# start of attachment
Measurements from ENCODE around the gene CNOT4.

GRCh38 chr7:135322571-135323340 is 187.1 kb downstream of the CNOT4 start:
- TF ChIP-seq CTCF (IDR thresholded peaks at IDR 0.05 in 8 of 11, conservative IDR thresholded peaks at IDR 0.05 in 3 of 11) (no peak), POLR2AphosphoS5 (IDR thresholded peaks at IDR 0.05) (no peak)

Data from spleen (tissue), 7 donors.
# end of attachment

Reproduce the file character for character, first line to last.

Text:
Measurements from ENCODE around the gene CNOT4.

GRCh38 chr7:135322571-135323340 is 187.1 kb downstream of the CNOT4 start:
- TF ChIP-seq CTCF (IDR thresholded peaks at IDR 0.05 in 8 of 11, conservative IDR thresholded peaks at IDR 0.05 in 3 of 11) (no peak), POLR2AphosphoS5 (IDR thresholded peaks at IDR 0.05) (no peak)

Data from spleen (tissue), 7 donors.